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link 08-20-2014 10:54 AM

The Trouble With Tenure
 
The article below properly addresses part of a major hindrance in education, which is teachers who essentially work only to exploit their students as a means to a pay check.

The larger issue is that so many parents have no idea and perhaps no desire to encourage their children to excel. Lazy unproductive children become lazy unproductive adults, some of who become teachers, and so the process repeats.

I do agree that eliminating tenure or at the very least putting a much higher standard to permit it would be a good step. A 2nd step would be to increase teacher’s pay but only if they show they are the top, say 5% or 10% measured by their students test achievements.

It is a ridiculous that so many teachers have to essentially take a vow of poverty to do their job and endure it for years or decades before they can make a half reasonable wage.



DENVER — Mike Johnston’s mother was a public-school teacher. So were her mother and father. And his godfather taught in both public and private schools.

So when he expresses the concern that we’re not getting the best teachers into classrooms or weeding out the worst performers, it’s not as someone who sees the profession from a cold, cynical distance.

What I hear in his voice when he talks about teaching is reverence, along with something else that public education could use more of: optimism.

He rightly calls teachers “the single most transformative force in education.”

But the current system doesn’t enable as many of them as possible to rise to that role, he says. And a prime culprit is tenure, at least as it still exists in most states.

“It provides no incentive for someone to improve their practice,” he told me last week. “It provides no accountability to actual student outcomes. It’s the classic driver of, ‘I taught it, they didn’t learn it, not my problem.’ It has a decimating impact on morale among staff, because some people can work hard, some can do nothing, and it doesn’t matter.”

rest of the article: http://www.nytimes.com/2014/08/19/opinion/frank-bruni-the-trouble-with-tenure.html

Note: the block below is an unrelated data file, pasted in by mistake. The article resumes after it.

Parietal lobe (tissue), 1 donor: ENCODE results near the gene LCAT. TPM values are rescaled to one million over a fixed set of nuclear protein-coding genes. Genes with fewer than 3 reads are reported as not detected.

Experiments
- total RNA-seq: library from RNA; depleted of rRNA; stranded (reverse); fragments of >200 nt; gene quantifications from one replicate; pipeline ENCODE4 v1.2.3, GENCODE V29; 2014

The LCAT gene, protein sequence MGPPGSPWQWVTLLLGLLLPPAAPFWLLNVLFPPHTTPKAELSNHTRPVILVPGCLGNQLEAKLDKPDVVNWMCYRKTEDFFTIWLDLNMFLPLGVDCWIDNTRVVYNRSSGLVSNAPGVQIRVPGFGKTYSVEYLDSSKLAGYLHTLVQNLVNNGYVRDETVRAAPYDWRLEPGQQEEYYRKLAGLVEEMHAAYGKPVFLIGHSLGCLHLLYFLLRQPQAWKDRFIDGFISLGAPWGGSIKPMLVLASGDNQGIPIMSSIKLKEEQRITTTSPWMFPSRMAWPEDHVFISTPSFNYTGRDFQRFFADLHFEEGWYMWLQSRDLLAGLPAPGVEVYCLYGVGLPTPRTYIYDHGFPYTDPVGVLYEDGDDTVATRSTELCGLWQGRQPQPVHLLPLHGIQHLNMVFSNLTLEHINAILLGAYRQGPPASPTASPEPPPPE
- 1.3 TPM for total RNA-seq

aklim 08-20-2014 11:28 AM

Shocking. Guaranteed jobs doesn't give incentive to improve. Whoda thunk it? Only reason to have guaranteed jobs for a select few like the justice department to ensure that they aren't beholden to an individual, party, etc, etc for their job but not sure what else has good reason to have it still

elchivito 08-20-2014 04:30 PM

No tenure here. Never has been.

Diesel911 08-22-2014 08:12 PM

I don't know who would really want to be a Teacher. Pay is Poor and in Public Schools the working conditions are appalling because there is no discipline in the Class Rooms anymore

Lets say a High School Math Teacher is still going to be a Math Teacher when the retire; pay raises are not good. What I mean by that is it there is not a promotion for your unless you move up to Administration.

School District Administration extremely bureaucratic and political. Who you know is more important then what you can do or how well you do it.

You can watch the Los Angeles School District Meetings on TV and what you see is that the try all kinds of things but nothing they do works for any but a few Schools.

In a way Tenure is sort of an award for being in continuous Combat and surviving the Students, Parents and the Administration and no other meaning needs be attached to it.

Think of the Infantry Combat Badge = Tenure; it does not matter if you were a good Soldier or not.

kerry 08-22-2014 08:31 PM

The problem isn't tenure, it's getting high quality teacher candidates early in the process. In my experience, the best students are rarely education majors. Part of the reason for that is that there is very little content in EDU classes to challenge a serious student. You never see groups of EDU students in the hallways sweating bullets over whether they are ready for the exam the same way you see CHE or BIO students.

aklim 08-22-2014 08:35 PM

Quote:

Originally Posted by Diesel911 (Post 3376762)
I don't know who would really want to be a Teacher. Pay is Poor and in Public Schools the working conditions are appalling because there is no discipline in the Class Rooms anymore

Lets say a High School Math Teacher is still going to be a Math Teacher when the retire; pay raises are not good. What I mean by that is it there is not a promotion for your unless you move up to Administration.